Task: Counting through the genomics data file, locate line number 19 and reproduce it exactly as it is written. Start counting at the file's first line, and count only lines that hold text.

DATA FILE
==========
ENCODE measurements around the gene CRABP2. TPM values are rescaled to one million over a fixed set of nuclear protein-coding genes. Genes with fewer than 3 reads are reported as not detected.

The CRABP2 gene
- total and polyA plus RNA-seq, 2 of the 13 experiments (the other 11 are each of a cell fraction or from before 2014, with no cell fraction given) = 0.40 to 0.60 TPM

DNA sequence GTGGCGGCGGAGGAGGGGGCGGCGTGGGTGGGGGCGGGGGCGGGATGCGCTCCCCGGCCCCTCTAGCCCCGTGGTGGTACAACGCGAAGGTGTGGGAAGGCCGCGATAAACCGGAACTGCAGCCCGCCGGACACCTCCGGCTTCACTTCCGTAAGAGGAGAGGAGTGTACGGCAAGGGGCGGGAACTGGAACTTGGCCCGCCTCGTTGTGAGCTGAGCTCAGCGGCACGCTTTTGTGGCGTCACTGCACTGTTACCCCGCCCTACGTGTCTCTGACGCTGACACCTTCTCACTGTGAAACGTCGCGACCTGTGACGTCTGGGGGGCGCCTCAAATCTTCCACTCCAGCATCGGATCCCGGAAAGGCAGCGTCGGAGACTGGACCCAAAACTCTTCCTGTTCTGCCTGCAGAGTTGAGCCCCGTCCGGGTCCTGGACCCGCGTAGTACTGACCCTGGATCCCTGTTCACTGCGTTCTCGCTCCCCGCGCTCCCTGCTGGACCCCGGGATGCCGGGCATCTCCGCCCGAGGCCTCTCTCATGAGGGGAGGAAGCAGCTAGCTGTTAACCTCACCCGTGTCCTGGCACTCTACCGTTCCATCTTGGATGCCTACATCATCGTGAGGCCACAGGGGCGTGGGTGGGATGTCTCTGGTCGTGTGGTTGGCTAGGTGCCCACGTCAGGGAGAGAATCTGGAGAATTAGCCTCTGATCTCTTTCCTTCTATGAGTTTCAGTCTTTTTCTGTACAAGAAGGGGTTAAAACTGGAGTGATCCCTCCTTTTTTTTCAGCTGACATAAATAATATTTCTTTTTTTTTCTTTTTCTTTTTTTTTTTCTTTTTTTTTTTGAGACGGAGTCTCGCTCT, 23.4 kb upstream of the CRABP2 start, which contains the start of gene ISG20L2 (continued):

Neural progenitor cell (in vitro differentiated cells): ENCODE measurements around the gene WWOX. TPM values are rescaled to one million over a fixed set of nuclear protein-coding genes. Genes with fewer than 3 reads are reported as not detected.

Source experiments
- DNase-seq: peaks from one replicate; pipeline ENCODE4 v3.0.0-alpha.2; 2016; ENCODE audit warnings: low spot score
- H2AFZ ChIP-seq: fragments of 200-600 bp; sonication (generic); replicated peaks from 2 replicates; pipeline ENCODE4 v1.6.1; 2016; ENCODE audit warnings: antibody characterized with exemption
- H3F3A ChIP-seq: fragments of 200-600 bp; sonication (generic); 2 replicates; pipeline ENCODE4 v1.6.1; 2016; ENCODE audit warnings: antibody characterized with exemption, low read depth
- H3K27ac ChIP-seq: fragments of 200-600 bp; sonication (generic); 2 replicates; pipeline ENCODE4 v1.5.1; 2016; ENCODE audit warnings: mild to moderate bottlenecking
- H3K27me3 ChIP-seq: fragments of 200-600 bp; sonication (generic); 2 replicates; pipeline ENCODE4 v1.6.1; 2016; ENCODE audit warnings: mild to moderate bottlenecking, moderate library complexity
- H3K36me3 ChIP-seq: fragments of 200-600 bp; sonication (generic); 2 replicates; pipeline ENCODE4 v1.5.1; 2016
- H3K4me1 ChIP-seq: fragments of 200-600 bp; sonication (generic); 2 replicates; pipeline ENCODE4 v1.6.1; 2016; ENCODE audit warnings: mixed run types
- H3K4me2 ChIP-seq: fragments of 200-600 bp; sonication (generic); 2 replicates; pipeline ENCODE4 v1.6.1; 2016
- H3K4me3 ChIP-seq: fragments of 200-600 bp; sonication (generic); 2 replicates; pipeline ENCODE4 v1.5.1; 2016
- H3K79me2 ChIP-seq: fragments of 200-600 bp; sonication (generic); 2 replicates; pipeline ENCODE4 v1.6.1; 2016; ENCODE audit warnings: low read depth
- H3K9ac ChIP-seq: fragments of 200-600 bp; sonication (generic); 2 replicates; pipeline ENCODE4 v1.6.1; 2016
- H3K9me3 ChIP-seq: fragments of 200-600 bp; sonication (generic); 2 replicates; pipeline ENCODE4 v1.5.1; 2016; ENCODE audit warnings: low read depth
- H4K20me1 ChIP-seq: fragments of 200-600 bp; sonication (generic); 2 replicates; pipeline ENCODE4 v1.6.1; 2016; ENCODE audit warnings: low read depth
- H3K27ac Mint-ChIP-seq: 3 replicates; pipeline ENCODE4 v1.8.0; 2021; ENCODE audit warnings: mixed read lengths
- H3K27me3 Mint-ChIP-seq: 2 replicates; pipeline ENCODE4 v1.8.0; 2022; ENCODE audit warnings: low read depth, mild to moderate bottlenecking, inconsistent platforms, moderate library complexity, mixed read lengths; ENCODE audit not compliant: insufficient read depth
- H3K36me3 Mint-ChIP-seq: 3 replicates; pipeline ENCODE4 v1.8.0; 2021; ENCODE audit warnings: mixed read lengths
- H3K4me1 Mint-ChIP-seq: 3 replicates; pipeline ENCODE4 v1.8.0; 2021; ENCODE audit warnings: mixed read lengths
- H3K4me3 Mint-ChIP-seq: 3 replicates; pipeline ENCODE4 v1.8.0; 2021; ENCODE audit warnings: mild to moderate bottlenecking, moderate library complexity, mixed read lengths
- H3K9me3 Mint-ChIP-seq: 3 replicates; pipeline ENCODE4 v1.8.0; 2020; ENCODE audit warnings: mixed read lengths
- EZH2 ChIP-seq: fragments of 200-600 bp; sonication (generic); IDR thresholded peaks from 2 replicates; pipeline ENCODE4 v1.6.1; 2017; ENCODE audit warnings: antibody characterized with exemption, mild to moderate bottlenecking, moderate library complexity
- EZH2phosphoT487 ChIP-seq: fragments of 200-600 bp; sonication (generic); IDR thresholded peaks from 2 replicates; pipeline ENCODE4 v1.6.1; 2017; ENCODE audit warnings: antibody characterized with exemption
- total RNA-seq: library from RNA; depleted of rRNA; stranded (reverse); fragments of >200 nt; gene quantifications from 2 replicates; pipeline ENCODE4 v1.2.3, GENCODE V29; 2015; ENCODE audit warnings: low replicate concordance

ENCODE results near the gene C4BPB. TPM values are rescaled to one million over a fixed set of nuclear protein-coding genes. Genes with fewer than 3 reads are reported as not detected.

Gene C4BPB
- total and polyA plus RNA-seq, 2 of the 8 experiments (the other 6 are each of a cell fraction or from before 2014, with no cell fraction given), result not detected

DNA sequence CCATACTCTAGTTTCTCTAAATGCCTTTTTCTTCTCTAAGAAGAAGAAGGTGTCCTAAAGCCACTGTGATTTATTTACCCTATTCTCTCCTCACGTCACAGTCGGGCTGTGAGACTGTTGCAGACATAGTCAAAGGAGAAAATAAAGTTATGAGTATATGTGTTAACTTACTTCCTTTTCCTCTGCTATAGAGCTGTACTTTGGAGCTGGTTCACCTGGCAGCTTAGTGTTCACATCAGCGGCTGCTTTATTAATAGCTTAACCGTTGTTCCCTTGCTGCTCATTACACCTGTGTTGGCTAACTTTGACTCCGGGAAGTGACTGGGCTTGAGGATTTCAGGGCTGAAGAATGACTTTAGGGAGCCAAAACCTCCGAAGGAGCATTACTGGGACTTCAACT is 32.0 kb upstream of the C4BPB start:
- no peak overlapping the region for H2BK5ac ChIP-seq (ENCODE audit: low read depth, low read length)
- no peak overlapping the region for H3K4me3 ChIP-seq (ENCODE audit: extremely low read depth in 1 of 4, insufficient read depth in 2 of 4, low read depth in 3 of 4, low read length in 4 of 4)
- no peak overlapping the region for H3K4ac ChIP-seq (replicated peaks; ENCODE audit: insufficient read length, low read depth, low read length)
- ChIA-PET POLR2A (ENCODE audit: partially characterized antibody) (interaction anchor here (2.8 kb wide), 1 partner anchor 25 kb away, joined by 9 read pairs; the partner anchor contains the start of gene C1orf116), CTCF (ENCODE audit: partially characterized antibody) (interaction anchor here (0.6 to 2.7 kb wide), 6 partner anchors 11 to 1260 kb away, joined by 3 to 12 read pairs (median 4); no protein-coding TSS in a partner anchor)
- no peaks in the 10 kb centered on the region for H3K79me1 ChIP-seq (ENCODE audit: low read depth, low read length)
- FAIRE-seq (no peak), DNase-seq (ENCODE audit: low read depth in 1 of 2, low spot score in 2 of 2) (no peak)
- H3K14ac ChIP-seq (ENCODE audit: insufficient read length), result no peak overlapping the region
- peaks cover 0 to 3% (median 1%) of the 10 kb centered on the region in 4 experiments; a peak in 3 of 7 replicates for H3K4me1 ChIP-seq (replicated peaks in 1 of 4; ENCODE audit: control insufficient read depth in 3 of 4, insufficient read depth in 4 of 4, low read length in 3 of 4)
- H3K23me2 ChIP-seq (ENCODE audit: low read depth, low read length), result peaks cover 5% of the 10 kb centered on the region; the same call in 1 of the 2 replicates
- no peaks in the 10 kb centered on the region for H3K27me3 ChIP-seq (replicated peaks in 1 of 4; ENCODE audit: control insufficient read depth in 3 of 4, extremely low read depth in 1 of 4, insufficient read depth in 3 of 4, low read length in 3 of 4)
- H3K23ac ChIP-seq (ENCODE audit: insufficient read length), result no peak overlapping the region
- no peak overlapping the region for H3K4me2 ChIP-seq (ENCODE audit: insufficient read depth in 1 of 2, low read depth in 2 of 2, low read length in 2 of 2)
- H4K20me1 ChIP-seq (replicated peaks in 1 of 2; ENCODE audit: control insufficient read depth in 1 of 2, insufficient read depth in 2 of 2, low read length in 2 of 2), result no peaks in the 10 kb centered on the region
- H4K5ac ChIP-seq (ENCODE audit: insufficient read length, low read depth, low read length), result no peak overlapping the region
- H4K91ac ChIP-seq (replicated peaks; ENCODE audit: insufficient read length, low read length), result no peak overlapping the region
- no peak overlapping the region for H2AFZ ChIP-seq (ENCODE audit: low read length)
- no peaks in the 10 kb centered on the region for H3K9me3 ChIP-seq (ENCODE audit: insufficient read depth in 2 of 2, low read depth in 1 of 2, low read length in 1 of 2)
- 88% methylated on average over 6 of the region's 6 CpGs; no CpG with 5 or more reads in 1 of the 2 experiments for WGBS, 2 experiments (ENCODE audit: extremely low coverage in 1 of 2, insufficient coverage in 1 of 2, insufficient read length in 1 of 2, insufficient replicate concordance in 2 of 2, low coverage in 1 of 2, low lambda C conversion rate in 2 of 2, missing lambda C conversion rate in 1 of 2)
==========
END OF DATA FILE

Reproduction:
- H4K20me1 ChIP-seq: fragments of 200-600 bp; sonication (generic); 2 replicates; pipeline ENCODE4 v1.6.1; 2016; ENCODE audit warnings: low read depth